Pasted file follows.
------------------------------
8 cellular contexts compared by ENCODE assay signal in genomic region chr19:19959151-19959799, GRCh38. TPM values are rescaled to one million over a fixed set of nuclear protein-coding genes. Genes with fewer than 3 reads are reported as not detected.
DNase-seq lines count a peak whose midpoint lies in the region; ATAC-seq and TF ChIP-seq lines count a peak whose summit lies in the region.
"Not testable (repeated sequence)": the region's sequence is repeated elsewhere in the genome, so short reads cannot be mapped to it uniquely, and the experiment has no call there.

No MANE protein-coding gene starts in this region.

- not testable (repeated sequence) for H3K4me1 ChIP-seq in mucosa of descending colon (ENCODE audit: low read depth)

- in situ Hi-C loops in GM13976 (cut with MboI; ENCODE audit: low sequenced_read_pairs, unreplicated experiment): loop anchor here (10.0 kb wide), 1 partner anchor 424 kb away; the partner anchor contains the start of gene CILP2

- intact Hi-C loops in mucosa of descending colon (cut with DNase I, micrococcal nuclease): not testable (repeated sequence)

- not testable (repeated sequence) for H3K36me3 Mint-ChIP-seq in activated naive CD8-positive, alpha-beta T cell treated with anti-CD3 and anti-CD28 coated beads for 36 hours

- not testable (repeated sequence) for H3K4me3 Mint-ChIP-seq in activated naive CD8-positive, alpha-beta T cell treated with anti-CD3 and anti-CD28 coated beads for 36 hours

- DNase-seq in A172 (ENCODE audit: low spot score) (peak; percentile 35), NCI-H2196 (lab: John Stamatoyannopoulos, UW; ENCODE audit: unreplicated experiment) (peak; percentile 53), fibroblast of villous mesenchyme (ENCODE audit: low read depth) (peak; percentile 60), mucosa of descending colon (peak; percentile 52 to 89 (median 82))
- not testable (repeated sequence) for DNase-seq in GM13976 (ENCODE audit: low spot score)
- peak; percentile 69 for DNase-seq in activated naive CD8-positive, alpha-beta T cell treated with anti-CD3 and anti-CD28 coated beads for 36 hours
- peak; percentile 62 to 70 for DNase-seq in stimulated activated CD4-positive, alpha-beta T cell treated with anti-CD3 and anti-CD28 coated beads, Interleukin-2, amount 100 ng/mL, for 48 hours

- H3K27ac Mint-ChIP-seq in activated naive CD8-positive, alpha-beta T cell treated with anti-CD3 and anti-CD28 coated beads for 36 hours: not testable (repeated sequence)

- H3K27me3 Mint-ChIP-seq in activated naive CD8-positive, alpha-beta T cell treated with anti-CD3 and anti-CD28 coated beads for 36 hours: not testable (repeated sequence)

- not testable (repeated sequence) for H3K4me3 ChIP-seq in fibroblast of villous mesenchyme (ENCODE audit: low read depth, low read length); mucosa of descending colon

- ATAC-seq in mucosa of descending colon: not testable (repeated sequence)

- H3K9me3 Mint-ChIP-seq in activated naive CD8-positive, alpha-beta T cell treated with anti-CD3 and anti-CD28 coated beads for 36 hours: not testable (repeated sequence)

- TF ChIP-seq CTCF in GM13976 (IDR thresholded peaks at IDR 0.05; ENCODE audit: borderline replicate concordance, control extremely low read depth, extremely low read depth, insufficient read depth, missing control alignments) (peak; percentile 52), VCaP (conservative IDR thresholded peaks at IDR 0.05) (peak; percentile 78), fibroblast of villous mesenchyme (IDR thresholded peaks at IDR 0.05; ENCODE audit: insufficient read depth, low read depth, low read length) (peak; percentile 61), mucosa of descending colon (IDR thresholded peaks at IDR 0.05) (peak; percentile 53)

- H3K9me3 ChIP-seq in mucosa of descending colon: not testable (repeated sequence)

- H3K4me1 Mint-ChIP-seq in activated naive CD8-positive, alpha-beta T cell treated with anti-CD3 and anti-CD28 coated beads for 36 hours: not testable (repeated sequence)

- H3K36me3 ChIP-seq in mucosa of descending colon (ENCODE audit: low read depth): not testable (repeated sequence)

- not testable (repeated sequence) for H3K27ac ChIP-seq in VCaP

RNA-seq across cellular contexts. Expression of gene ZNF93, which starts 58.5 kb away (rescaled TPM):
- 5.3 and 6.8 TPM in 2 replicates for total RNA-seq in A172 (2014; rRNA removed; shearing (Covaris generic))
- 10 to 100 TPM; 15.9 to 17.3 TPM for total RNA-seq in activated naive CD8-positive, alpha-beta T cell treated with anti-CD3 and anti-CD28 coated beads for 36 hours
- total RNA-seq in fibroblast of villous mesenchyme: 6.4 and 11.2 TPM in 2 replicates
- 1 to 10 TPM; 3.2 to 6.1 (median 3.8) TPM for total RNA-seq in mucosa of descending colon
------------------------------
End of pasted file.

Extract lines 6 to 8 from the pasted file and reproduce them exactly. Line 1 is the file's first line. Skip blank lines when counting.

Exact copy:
- in situ Hi-C loops in GM13976 (cut with MboI; ENCODE audit: low sequenced_read_pairs, unreplicated experiment): loop anchor here (10.0 kb wide), 1 partner anchor 424 kb away; the partner anchor contains the start of gene CILP2

- intact Hi-C loops in mucosa of descending colon (cut with DNase I, micrococcal nuclease): not testable (repeated sequence)

- not testable (repeated sequence) for H3K36me3 Mint-ChIP-seq in activated naive CD8-positive, alpha-beta T cell treated with anti-CD3 and anti-CD28 coated beads for 36 hours